“If you are going to build a time machine why not do it with some style”
As part of a client engagement I have been researching the Australian Petrol & Convenience (P&C) channel.
In particular I have been looking at reports and articles published approximately 5 years ago, at a time when much of the planet breathed a deep sigh of relief as fears of global financial apocalypse abated.
The P&C channel in Australia was negatively impacted by the global financial crisis (GFC) but it managed to get through it all relatively unscathed compared to the pain being felt by other retail channels.
As we emerged from the GFC a new wave of optimism surfaced with markets well and truly leaving behind the uncertainty and austerity of the GFC period.
Well thats what many of the the reports and articles spoke of at the time. In reality since that time uncertainty not only remained, it got worse. P&C store operators and the retail industry in general faced a backdrop of deep political uncertainty, fast emerging and powerful online competitors, international competitive entrants to the market, a revolution in insight driven customer understanding, once core categories floundering, franchisee engagement challenges and margin pressures in a low inflationary market.
Looking back 5 years ago riding a wave of positive market sentiment and economic optimism the P&C channel was very well positioned to flourish. To do so it had to ensure thats its basic day to day execution was delivered well and its growth would be driven by:
- Innovation in the overall store offer with fine tuning and constant vigilance to stay relevant to a better informed and more demanding consumer.
- Improvements and efficiency in customer conversion with improved in store environments, theatre, merchandising, promotional tie in and enlivenment.
- Growing the food on the go offer and overcoming historical perceptions with vastly improved quality, variety and value.
- The capture and use of individual store level data and insights to generate efficient and effective decision making relating to range, pricing, promotional effectiveness and customer engagement.
Jump forward to the present day and the P&C channel faces unprecedented competitive, technological, administrative and operational challenges. The optimism of 5 years ago has been replaced with concerns about profitability, cost control and a rapidly changing retail landscape with seemingly every retail channel cannibalising the once exclusive 24/7 P&C domain.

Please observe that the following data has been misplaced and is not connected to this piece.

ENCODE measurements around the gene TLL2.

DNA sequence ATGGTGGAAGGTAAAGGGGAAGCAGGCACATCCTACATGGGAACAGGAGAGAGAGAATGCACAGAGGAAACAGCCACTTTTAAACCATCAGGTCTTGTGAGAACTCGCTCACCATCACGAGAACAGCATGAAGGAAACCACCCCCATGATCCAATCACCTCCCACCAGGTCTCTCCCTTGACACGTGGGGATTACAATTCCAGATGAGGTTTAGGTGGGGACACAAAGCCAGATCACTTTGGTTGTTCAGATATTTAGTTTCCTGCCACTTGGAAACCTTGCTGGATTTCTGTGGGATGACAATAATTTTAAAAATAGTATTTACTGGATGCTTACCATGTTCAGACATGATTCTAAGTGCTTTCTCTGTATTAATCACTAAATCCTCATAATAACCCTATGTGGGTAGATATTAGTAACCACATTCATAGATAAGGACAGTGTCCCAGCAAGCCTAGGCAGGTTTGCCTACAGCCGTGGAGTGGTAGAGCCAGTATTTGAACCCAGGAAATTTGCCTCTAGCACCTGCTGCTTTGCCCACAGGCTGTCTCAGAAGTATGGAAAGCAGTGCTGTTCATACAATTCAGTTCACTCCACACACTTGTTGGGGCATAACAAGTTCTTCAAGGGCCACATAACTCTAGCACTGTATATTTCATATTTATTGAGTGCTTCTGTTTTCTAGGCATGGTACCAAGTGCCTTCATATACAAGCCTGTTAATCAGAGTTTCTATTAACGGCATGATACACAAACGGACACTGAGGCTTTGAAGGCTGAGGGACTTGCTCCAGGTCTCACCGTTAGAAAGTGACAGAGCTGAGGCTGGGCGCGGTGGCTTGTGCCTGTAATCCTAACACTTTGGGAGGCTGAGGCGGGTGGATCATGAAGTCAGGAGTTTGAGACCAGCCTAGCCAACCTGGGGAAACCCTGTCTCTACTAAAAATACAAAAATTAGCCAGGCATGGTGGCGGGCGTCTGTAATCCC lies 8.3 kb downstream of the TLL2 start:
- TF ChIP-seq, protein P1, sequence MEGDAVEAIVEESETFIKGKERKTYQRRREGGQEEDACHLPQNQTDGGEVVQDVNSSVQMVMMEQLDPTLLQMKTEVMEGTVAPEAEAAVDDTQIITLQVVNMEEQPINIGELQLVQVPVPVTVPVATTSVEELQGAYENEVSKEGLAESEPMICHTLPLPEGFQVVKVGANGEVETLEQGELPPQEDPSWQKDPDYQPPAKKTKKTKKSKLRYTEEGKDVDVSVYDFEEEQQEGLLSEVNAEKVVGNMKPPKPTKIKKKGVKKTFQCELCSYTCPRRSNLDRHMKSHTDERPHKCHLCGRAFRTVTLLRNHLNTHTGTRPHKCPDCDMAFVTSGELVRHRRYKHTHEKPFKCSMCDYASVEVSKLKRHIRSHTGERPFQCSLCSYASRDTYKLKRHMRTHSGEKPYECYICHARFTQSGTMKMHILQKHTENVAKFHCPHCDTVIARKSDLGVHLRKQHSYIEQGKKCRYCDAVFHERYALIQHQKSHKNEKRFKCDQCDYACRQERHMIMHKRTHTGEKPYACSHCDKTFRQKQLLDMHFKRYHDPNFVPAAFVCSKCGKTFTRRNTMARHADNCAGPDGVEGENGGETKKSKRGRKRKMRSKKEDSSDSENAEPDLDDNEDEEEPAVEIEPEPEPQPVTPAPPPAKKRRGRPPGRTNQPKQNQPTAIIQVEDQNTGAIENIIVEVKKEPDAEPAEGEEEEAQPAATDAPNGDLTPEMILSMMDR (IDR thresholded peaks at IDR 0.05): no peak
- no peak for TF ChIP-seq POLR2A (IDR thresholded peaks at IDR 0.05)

So what can the P&C retailers learn from the past? What does looking back help us to understand about the future?
Certainly doing nothing very different is not an option, the GFC sorted those retailers out in other parts of the world and we see this momentum continuing today.
Looking back to the future Australian P&C retailers must look at where growth was projected to come from post the GFC. These drivers of growth are no less relevant and important today.
It must re-ignite its passion as the retail channel of innovation and excitement. It must be bold and passionate about delivering true points of difference in the customer retail experience. It must be a leader in food and be bold if its serious about changing customer perceptions to truly win hearts and minds. It must leverage its significant customer reach and category breadth into business building relevant insights that allow it to dominate the convenience shopping experience and not allow other channels to infiltrate at will.
There are of course great examples of Australian convenience retailers addressing some of these challenges with some world class retail outcomes. But its inconsistent and the depth of application is often questionable with short sighted and quick win opportunities being adopted rather than more profitable longer term sustainable and customer engaging outcomes.
In the classic Back To The Future movie Marty questions Doc on the sense of building a time machine out of DeLorean sports car. Doc replies “The way I see it, if you’re going to build a time machine into a car, why not do it with some style”
Lets take the guidance of Doc and if we are to build a world class convenience channel, do it with some style.
David Ginsberg is the founder and Managing Director of Retail Growth Concepts, a boutique management consultancy that aims to inspire retailers and their supplier partners to reach thier full potential. David has extensive experience working within the Petrol & Convenience channel having held senior operational and marketing roles in 7-Eleven Hong Kong & Macau, 7-Eleven Australia, Shell Asia Pacific & Middle East & BP Australia. David can be contacted on [email protected]